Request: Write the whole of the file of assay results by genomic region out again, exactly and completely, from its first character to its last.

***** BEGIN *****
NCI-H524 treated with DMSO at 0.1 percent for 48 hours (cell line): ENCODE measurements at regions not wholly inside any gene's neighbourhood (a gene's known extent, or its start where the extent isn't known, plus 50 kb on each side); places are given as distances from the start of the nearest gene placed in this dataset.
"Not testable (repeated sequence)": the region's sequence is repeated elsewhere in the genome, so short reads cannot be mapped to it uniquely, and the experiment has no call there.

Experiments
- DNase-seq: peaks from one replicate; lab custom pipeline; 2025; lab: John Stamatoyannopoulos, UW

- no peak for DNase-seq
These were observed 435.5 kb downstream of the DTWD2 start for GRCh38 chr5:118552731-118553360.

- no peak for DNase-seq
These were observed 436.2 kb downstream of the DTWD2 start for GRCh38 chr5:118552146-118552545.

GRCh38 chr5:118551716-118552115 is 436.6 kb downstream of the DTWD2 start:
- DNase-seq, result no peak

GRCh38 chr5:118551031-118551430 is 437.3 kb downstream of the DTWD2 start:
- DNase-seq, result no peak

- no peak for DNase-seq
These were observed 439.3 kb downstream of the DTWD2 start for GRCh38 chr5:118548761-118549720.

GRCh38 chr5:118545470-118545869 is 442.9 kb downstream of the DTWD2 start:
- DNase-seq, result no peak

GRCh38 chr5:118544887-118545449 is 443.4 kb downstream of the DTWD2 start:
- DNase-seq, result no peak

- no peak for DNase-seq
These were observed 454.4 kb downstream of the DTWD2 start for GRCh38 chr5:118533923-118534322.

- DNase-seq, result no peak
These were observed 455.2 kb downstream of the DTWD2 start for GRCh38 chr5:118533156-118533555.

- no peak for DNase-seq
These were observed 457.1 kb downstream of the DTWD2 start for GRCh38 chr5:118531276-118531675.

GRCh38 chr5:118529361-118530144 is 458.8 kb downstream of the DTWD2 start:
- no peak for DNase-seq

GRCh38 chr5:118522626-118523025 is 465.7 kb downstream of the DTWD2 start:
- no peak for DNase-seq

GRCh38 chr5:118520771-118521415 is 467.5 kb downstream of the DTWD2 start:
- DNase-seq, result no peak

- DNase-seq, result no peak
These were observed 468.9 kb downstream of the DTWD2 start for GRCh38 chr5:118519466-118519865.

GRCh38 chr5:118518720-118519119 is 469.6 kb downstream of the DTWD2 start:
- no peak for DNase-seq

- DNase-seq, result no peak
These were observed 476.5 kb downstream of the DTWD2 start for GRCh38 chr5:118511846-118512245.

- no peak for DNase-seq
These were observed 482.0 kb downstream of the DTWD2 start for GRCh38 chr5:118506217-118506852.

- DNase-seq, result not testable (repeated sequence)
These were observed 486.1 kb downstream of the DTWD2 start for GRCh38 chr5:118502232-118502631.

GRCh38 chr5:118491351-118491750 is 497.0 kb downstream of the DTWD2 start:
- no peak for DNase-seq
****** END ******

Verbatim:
NCI-H524 treated with DMSO at 0.1 percent for 48 hours (cell line): ENCODE measurements at regions not wholly inside any gene's neighbourhood (a gene's known extent, or its start where the extent isn't known, plus 50 kb on each side); places are given as distances from the start of the nearest gene placed in this dataset.
"Not testable (repeated sequence)": the region's sequence is repeated elsewhere in the genome, so short reads cannot be mapped to it uniquely, and the experiment has no call there.

Experiments
- DNase-seq: peaks from one replicate; lab custom pipeline; 2025; lab: John Stamatoyannopoulos, UW

- no peak for DNase-seq
These were observed 435.5 kb downstream of the DTWD2 start for GRCh38 chr5:118552731-118553360.

- no peak for DNase-seq
These were observed 436.2 kb downstream of the DTWD2 start for GRCh38 chr5:118552146-118552545.

GRCh38 chr5:118551716-118552115 is 436.6 kb downstream of the DTWD2 start:
- DNase-seq, result no peak

GRCh38 chr5:118551031-118551430 is 437.3 kb downstream of the DTWD2 start:
- DNase-seq, result no peak

- no peak for DNase-seq
These were observed 439.3 kb downstream of the DTWD2 start for GRCh38 chr5:118548761-118549720.

GRCh38 chr5:118545470-118545869 is 442.9 kb downstream of the DTWD2 start:
- DNase-seq, result no peak

GRCh38 chr5:118544887-118545449 is 443.4 kb downstream of the DTWD2 start:
- DNase-seq, result no peak

- no peak for DNase-seq
These were observed 454.4 kb downstream of the DTWD2 start for GRCh38 chr5:118533923-118534322.

- DNase-seq, result no peak
These were observed 455.2 kb downstream of the DTWD2 start for GRCh38 chr5:118533156-118533555.

- no peak for DNase-seq
These were observed 457.1 kb downstream of the DTWD2 start for GRCh38 chr5:118531276-118531675.

GRCh38 chr5:118529361-118530144 is 458.8 kb downstream of the DTWD2 start:
- no peak for DNase-seq

GRCh38 chr5:118522626-118523025 is 465.7 kb downstream of the DTWD2 start:
- no peak for DNase-seq

GRCh38 chr5:118520771-118521415 is 467.5 kb downstream of the DTWD2 start:
- DNase-seq, result no peak

- DNase-seq, result no peak
These were observed 468.9 kb downstream of the DTWD2 start for GRCh38 chr5:118519466-118519865.

GRCh38 chr5:118518720-118519119 is 469.6 kb downstream of the DTWD2 start:
- no peak for DNase-seq

- DNase-seq, result no peak
These were observed 476.5 kb downstream of the DTWD2 start for GRCh38 chr5:118511846-118512245.

- no peak for DNase-seq
These were observed 482.0 kb downstream of the DTWD2 start for GRCh38 chr5:118506217-118506852.

- DNase-seq, result not testable (repeated sequence)
These were observed 486.1 kb downstream of the DTWD2 start for GRCh38 chr5:118502232-118502631.

GRCh38 chr5:118491351-118491750 is 497.0 kb downstream of the DTWD2 start:
- no peak for DNase-seq